Do not refer to your team as ‘them’ or ‘you’; use words like ‘us’ and ‘we’.

Get your team together in one room

Explain to your team why you have arranged this forum.

Dothey agree that there is an issue with gossip and that something needs to be done about it?

Tip – Use a lot of questions throughout, encourage answers and try not to give out any information, ask them for it. (How, What, Where, Why & When)

Define ‘gossip’ specific to your workplace

Facilitate an open forum to first of all define and describe what gossip actually is. See if team members can pull from personal experience or give some specific examples.

This will ensure that all team members agree on what gossip is and therefore be able to identify it in their daily routine.

All team members should underst and and be working from the same definition.

Tip – Have some definitions prepared in order to facilitate discussion.

Ask questions based around them, for example, quote a definition and ask the team if they agree with it or not,
and why.

A good analogy from a writer called Don Michael Ruiz from the book “The Four Agreements”(p37-42)

“Gossiping has become the main form of communication in human society. It has become the way we feel close to each other, because it makes us feel better to see someone else feel as badly as we do.

Gossip can be compared to a computer virus; a computer virus is a piece of computer language written in the same language that all the other codes are written in, but with harmful intent.

After this code is introduced, your computer doesn’t work right, or it doesn’t function at all because the codes get mixed up with so many conflicting messages that it stops producing good results.”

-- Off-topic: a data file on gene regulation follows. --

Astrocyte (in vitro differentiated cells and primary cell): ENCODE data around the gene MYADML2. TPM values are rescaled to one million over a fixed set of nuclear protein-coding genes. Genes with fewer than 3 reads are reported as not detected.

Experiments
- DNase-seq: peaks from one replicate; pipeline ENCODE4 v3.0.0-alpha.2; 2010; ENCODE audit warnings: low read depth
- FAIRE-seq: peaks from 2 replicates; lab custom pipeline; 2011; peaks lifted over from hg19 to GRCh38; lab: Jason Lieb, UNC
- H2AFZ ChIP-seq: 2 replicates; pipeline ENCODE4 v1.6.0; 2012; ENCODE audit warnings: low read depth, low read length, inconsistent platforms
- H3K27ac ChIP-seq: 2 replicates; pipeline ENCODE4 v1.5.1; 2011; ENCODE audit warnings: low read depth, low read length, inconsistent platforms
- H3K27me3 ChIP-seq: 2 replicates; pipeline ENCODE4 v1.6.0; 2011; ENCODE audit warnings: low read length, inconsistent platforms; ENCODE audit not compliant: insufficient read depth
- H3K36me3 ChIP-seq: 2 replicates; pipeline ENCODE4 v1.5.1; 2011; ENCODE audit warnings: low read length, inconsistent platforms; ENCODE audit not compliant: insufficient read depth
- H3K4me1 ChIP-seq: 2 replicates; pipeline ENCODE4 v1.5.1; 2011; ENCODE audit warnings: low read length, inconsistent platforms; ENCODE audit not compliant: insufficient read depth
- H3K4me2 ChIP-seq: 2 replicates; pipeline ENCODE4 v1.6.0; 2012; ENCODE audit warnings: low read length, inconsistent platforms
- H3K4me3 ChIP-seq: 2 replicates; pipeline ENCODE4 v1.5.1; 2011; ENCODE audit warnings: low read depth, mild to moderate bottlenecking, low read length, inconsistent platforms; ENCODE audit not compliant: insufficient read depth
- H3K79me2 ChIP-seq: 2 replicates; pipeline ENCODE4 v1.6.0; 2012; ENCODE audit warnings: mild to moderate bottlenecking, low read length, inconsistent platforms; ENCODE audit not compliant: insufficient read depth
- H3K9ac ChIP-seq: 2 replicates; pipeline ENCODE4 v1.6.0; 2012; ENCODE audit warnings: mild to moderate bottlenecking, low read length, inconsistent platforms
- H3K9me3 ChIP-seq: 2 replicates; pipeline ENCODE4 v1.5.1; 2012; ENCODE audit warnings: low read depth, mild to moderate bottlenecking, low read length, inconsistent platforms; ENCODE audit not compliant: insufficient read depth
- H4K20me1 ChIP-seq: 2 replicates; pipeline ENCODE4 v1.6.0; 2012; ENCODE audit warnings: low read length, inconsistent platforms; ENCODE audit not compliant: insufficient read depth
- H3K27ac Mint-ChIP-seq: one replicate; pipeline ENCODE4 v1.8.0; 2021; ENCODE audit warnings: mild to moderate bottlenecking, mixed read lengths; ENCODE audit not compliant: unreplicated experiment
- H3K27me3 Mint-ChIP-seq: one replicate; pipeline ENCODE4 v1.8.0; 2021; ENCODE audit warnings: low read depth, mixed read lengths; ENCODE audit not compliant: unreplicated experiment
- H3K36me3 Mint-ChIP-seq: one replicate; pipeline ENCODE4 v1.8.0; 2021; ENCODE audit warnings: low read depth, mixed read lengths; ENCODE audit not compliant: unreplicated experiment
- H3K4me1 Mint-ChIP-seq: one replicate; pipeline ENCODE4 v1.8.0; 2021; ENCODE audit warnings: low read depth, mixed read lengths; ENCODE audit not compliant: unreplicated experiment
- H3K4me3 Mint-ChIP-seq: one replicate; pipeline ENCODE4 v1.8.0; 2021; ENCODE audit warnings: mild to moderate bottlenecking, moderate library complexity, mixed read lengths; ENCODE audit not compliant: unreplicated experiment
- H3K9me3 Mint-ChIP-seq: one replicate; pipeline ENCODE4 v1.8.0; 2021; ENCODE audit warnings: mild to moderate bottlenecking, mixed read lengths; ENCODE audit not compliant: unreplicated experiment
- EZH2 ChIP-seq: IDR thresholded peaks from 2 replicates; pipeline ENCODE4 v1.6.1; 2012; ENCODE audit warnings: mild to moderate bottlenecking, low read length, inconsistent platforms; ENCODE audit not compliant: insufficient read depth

Dictionary Definitions

  1. Rumour or talk of a personal, sensational, or intimate nature
  2. A person who habitually spreads intimate or private rumours or facts

Team Agreement

  1. Make sure everyone agrees on the definition.
  2. Define your goals and aims from this discussion – what is it that you hope to achieve? Eradicate gossip?
  3. Identify those that think it cannot be achieved, find out what they are thinking and their reasoning and discuss this openly.

Tip – Look out for ‘nods’ and ‘shakes’ of heads. This will highlight acceptance…also folded arms or a defensive posture. Even if people aren’t saying much, if they are nodding their heads you can be confident that they are listening and agree with what is being said.

Agree on the techniques for stopping gossip

Discuss openly with the team, but have some of your own ideas in order to facilitate discussion. For example, if each individual has agreed to eradicate gossip, then each individual should be able to tell their colleague(s) that they do not want to engage in gossip and walk away from it. If everyone is doing this then the gossip culture will soon disappear.

Tip – One thing that you have to remember is that it all starts with the leader. You must be the example of ‘good behaviour’ and not be involved in gossip yourself.

Monitor progress

It is important to monitor the progress of the team and publically reward those who behave in the way that

has been agreed. Unfortunately not everyone will learn at the same pace and you will have to privately reprim and those who are not behaving in the way that has been agreed.
Remember that the team agreed to these boundaries or rules, so you do not have to appear like the ‘bad guy’.
In most cases you will be able to remind those who are not working towards the goals about the agreements made and be very specific about what it is about their current behaviour that goes against the agreement.

Again, it is important to pick up on these issues early on so team members do no think it is acceptable to behave like that.

You have to be aware that there is a fine line between idle ‘chit chat’, gossip and bullying and it is important to recognise when things are getting serious. That is why it is really important to challenge issues early on.